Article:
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Monarda didyma - Beebalm

Monarda didyma or Scarlet monarda (see more common names below), is an aromatic herb, native to eastern North America from Maine west to Ontario and Minnesota, and south to northern Georgia. It is naturalized further west in the United States and also in parts of Europe and Asia. Beebalm fragrance is considered very similar to that of the bergamot orange (read about it here >>> What is in your Earl Grey Tea?), so leaves are used to make a refreshing tea. The fragrances of different species and cultivars may resemble lavender, lavender-eucalyptus, Greek oregano, thyme, lemon, or other combinations.

Beebalm has ragged, bright red tubular flowers, borne on showy heads of about 30 together, with reddish bracts – a heaven for the bees, butterflies and hummers. Later on flowers turn brown and produce tiny, inconspicuous fruits. This classic eastern North American wildflower grows in dense clusters along stream banks, moist soils in rich woods, thickets and ditches.

Monarda is a versatile plant and a longtime garden favorite. It is extensively grown as an ornamental plant due to its beautiful blooms, which also has a wonderful fragrance and medicinal properties. The entire plant above ground is edible.

Common names: Crimson Beebalm, Scarlet Beebalm, Beebalm, Scarlet Monarda, Oswego Tea, Firecracker Plant, Horsemint, Mountain Mint or Bergamot (Wild Bergamot)

Family: Lamiaceae – the same plant group that includes mints, rosemary, lavender, and many other plants with valuable aromatic, even pungent, essential oils.

Genus: Monarda

Species: didyma

Cultivars: ‘Bowman’ (purple flowers), ‘Granite Pink’ and ‘Pink Delight’ are dwarf (pink flowers), ‘Alba’ (white flowers), ‘Cambridge Scarlet’ and ‘Jacob Kline’ (crimson flowers), ‘Violet Queen’ (violet-purple flowers), ‘Jacob Kline’, ‘Gardenview Scarlet’, ‘Scorpio’ are mildew resistant.

Native: North America, United States, Northeastern United States, Mid-Atlantic United States, Southeastern United States, Central United States, Canada

Plant type: Herb. Perennial.

Hardiness: USDA zones 4 – 10

Light: Full Sun, Partial Sun

Soil: Neutral, Mildly Acidic or Mildly Alkaline, Clay, Loam, Sand

Moisture: Average Water Needs. Moderate to well-drained. Prefers moist soil.

Flowering period: Late Spring, Early Summer, Mid Summer, Late Summer

Flower Color:Scarlet, Crimson, Red, Pink, Rose, Magenta, Violet, Purple, White/Off White

Repeat Bloomer: Yes

Fragrant: Flowers, Stem, Foliage, Fruit

Height: 90 – 180 cm (35 – 71 in)

Spread: 90 – 120 cm (35 – 47 in)

Propagation:

• From seed; sow in a cold frame; plant seedlings into their permanent positions in early summer or sow seeds in situ in late summer.
• From cuttings of soft basal shoots in spring. Get the shoots (about 8 – 10 cm (3 – 4 in) above the ground) with plenty of underground stem. Pot them up first until they are rooting well. Keep them in light shade in a cold frame or greenhouse. Plant them out in the summer.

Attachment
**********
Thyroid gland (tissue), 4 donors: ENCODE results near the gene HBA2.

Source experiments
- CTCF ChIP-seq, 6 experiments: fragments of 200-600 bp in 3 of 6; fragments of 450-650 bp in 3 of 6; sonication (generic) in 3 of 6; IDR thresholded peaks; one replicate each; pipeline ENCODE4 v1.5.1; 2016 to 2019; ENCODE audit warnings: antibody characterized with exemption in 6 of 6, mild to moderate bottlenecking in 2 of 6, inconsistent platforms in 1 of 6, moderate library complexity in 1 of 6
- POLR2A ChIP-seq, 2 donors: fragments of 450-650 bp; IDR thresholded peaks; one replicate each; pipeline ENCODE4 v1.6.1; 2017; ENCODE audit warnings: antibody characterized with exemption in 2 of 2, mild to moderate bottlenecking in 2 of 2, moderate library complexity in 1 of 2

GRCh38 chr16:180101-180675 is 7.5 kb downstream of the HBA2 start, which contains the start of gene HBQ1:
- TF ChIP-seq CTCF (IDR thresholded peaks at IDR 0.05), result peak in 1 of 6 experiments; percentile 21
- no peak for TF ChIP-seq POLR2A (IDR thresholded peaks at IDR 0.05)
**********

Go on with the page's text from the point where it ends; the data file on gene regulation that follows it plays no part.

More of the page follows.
• By division in spring or autumn. Plant out large divisions direct into their permanent positions. Smaller divisions better to grow first in light shade in a cold frame until they are well established. Plant them out in late spring or early summer.

Gardening uses: Herb, Mixed Border, Cutflower, Container, Massing, Rock garden

Medicinal uses:

Beebalm has a long history of use as a medicinal plant by many Native Americans, including the Blackfeet. The Blackfeet Indians used poultices of the plant for skin infections and minor wounds (as antiseptic). An herbal tea made from the plant was also used to treat mouth and throat infections caused by dental caries and gingivitis. Beebalm is the natural source of the antiseptic thymol (concentrated primarily in the leaves and blooms), the primary active ingredient in modern commercial mouthwash formulas.

Beebalm is often used in the treatment of digestive disorders. The leaves and flowering stems are anthelmintic, carminative, diuretic, expectorant, febrifuge, rubefacient and stimulant. An infusion is used in the treatment of flatulent colic and sickness, or as a diuretic to treat urinary disorders. The leaves can be harvested separately or with the flowering stems and can be used fresh or dried. An essential oil from the herb is mainly used externally as a rubefacient in the treatment of rheumatism.

Other uses:

Essential oil, used in perfumery, as a hair tonic. The dried leaves and flowers are used to scent and add color to pot-pourri.

Fertilizer: all purpose (10-10-10) liquid fertilizer

Invasive: Can be

Self-Sowing: Yes

Has Thorns: No

Edible: Flowers, Leaves. Leaves and young shoot tips are eaten raw or cooked, used as a flavoring in salads, fruit salads, or drinks. Flowers are eaten raw, can be added to salads. An excellent aromatic tea is made from the fresh or dried leaves and flower heads.

Toxity:

Tips:

• Monarda spreads quickly and requires division every two years or so. Deadhead to extend bloom time and prevent self-sowing.

• Plants are subject to mildew in dry summers, so allow good air circulation around Bee Balm plants to avoid it, or choose mildew resistant cultivars.

• Beebalm is said to improve the growth and flavor of tomatoes. It is also recommended with the coneflower.

• Beebalm dies to the ground in winter and comes back in spring.

You can buy Monarda didyma or Beebalm at the Campbell Family nursery

Source: wikipedia.org, pfaf.org

Cover photo by Andrey Korzun Monarda didyma ‘Violacea’

Do you grow Monarda didyma (Beebalm) in your garden? What is your experience with this plant? Please share with other fellow gardeners in the comments below!

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Safety notes: This website is for educational purposes only and is not medical advice, and please check with your doctor before using plants if you are pregnant, using medications or have other health conditions.